I would however remind yourself that money is an issue. I have friends that went to a private engineering school and paid 5x out of pocket what most students paid for going to my school. What did they pay for? Networking, prestige, etc. So unless you have a college fund, scholarship, or someone willing to pay your way you need to consider your financial future whether or not you think it matters right now.

So it seems like your decision is, do I want to go to a school with a degree based around game design, or do I want to go to a computer science school and focus on programming.

I'm a firm believer the school is only as good as the student and sites like these, and others are available for material your school may not cover. If you feel you need a structure of a school to push you into game design, and don't mind being a little financially unstable after graduating I would go to UM.

If you feel you can work hard and become a good programmer at another school that costs $15,000 a year less and push yourself into learning game design on your own then I think you can go somewhere else and become financially more secure.

Either way you will need to study material not covered in the classroom. Either the time your school spends on game design you will need to probably do some self study on programming practices and frameworks, whereas in the other more general schools you will need to spend your self study time on game design. I don't any software engineering job will hire you without good programming skills, but I do know software engineering jobs that will hire you without game design experience.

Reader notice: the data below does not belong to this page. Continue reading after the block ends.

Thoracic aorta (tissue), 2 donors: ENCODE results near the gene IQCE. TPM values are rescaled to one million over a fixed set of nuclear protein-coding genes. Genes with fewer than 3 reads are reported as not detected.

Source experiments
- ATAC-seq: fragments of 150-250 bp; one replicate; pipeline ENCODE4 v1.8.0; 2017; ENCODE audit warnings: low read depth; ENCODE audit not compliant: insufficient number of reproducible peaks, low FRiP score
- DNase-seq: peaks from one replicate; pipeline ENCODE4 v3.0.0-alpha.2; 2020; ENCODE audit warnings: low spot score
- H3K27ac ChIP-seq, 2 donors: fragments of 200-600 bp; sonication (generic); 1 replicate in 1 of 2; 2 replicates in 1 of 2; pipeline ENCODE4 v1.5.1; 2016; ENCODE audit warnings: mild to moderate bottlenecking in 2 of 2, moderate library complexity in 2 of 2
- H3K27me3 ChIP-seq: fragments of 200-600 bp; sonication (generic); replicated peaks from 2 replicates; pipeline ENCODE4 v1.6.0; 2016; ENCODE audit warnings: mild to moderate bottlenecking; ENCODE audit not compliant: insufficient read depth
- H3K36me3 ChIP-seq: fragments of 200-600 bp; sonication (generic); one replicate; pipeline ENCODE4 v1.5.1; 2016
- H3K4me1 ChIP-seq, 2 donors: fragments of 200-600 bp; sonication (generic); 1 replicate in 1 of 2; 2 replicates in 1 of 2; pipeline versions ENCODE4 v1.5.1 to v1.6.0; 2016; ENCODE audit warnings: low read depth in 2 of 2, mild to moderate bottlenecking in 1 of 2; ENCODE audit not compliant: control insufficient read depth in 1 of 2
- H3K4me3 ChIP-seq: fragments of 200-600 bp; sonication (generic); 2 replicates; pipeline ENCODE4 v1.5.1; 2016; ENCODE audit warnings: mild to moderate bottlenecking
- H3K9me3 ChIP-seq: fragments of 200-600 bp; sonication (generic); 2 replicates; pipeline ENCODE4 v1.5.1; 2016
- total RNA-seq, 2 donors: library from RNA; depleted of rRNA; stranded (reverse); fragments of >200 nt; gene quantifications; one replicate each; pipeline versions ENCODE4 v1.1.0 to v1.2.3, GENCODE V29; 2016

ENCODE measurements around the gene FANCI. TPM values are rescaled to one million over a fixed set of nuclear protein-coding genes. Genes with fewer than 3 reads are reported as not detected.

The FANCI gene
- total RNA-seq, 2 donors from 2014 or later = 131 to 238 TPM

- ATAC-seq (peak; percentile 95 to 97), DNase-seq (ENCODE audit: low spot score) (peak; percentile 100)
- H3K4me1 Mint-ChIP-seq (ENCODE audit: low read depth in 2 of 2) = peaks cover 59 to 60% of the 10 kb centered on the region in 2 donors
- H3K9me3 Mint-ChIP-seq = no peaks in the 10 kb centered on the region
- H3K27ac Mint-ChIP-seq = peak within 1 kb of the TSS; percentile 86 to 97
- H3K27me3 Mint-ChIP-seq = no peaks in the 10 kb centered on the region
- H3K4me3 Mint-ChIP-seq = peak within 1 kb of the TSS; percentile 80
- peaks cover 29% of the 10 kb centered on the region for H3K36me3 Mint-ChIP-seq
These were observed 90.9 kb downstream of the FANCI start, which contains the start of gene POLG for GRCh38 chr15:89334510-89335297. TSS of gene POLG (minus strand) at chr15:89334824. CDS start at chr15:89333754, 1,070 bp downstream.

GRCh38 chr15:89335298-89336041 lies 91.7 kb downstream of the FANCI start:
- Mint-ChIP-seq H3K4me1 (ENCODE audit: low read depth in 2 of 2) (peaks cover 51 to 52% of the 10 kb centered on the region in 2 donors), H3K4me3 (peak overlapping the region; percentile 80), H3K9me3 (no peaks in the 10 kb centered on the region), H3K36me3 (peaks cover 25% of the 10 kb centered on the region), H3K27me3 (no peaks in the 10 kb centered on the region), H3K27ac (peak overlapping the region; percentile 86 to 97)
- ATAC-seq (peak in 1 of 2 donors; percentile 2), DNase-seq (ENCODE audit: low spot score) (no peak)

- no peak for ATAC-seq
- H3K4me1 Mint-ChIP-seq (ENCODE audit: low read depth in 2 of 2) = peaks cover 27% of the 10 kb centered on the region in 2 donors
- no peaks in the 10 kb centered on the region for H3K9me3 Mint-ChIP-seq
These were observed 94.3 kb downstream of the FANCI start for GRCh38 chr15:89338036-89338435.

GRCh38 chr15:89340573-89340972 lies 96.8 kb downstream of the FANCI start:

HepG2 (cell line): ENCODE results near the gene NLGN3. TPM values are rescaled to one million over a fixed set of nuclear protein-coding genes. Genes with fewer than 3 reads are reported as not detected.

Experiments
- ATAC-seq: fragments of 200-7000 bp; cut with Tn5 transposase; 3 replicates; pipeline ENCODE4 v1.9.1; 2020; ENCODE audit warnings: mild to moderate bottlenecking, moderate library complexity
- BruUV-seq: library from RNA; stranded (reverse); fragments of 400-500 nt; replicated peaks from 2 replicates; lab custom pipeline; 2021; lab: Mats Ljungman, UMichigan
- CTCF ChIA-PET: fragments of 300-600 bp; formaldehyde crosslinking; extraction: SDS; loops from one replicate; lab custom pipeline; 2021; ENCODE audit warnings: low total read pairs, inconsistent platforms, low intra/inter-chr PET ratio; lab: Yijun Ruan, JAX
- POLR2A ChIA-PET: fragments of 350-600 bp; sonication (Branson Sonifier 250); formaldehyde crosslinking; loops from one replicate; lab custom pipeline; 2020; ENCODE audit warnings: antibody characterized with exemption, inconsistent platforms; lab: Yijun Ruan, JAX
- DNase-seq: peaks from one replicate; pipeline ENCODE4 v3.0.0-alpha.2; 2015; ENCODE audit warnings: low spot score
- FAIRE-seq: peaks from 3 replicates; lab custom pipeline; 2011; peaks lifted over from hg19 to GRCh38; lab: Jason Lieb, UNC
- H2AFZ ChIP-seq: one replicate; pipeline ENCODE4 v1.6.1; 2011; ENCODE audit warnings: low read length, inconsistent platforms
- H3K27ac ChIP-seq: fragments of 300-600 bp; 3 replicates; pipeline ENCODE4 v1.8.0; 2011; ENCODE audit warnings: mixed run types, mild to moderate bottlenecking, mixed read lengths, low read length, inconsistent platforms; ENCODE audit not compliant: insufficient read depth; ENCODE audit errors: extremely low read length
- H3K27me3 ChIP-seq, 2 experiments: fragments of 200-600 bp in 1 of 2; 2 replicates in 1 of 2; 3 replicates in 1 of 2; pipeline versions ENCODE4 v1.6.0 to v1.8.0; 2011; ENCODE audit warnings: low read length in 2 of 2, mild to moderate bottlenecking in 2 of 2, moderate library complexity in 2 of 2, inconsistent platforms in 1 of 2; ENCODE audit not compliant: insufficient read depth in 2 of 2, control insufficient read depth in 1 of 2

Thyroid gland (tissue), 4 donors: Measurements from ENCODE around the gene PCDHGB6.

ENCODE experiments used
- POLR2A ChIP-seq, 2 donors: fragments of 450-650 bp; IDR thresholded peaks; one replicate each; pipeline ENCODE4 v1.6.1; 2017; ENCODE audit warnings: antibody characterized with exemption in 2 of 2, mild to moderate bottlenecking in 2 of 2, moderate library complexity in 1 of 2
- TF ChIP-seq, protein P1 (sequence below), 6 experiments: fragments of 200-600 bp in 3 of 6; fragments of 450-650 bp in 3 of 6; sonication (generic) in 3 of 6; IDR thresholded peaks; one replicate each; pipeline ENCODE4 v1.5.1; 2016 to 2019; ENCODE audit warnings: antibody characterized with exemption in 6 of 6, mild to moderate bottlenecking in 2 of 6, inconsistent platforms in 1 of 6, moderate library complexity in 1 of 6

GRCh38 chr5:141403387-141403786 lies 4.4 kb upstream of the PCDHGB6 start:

Share this post

Link to post
Share on other sites
I want to stress that it isn't game design, but game programming.
This is UM's track list
(Requires permission of the Director of Undergraduate Studies)
CSC 329
Introduction to Game Programming
CSC 529
Introduction to Computer Graphics
CSC 545
Introduction to Artificial Intelligence
3 credits from:
CSC 410
Computer Science Project Planning
CSC 411
Computer Science Project Implementation
• At least 8 credits of approved electives. In addition to the generally approved electives, the following are approved for the Graphics and Games track
EEN 596
Maya Animation
MMI 504
Audio Analysis & Synthesis
MMI 505
Advanced Audio Signal Processing

It kinda looks like these are things I could encounter with textbooks, proper documentation, and experience, anyway.

"I don't any software engineering job will hire you without good programming skills, but I do know software engineering jobs that will hire you without game design experience."

That makes hella sense. xD never thought of that.

Share this post

Link to post
Share on other sites

Create an account or sign in to comment

You need to be a member in order to leave a comment

Create an account

Sign up for a new account in our community. It's easy!

Register a new account

Sign in

Already have an account? Sign in here.

Sign In Now
Sign in to follow this  
Followers 0